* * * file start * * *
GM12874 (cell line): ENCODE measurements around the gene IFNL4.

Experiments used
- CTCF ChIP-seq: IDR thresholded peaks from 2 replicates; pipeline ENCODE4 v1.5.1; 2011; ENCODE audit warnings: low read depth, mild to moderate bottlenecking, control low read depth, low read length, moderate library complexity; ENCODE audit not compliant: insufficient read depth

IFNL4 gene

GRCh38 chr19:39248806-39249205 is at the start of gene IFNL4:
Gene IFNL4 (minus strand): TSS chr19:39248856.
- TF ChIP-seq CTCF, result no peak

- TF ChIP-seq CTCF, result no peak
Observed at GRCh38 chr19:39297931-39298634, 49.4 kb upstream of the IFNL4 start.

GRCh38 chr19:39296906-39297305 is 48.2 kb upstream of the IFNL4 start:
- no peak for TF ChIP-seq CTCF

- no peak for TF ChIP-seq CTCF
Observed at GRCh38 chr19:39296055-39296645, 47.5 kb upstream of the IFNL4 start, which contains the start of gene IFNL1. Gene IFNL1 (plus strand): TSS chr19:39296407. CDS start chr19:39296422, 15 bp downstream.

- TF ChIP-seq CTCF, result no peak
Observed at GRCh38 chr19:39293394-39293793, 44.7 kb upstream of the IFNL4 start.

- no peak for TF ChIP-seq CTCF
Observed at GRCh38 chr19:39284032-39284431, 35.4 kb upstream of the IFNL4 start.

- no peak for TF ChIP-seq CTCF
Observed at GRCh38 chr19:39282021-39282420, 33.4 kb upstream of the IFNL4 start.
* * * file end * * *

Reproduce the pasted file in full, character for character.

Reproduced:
GM12874 (cell line): ENCODE measurements around the gene IFNL4.

Experiments used
- CTCF ChIP-seq: IDR thresholded peaks from 2 replicates; pipeline ENCODE4 v1.5.1; 2011; ENCODE audit warnings: low read depth, mild to moderate bottlenecking, control low read depth, low read length, moderate library complexity; ENCODE audit not compliant: insufficient read depth

IFNL4 gene

GRCh38 chr19:39248806-39249205 is at the start of gene IFNL4:
Gene IFNL4 (minus strand): TSS chr19:39248856.
- TF ChIP-seq CTCF, result no peak

- TF ChIP-seq CTCF, result no peak
Observed at GRCh38 chr19:39297931-39298634, 49.4 kb upstream of the IFNL4 start.

GRCh38 chr19:39296906-39297305 is 48.2 kb upstream of the IFNL4 start:
- no peak for TF ChIP-seq CTCF

- no peak for TF ChIP-seq CTCF
Observed at GRCh38 chr19:39296055-39296645, 47.5 kb upstream of the IFNL4 start, which contains the start of gene IFNL1. Gene IFNL1 (plus strand): TSS chr19:39296407. CDS start chr19:39296422, 15 bp downstream.

- TF ChIP-seq CTCF, result no peak
Observed at GRCh38 chr19:39293394-39293793, 44.7 kb upstream of the IFNL4 start.

- no peak for TF ChIP-seq CTCF
Observed at GRCh38 chr19:39284032-39284431, 35.4 kb upstream of the IFNL4 start.

- no peak for TF ChIP-seq CTCF
Observed at GRCh38 chr19:39282021-39282420, 33.4 kb upstream of the IFNL4 start.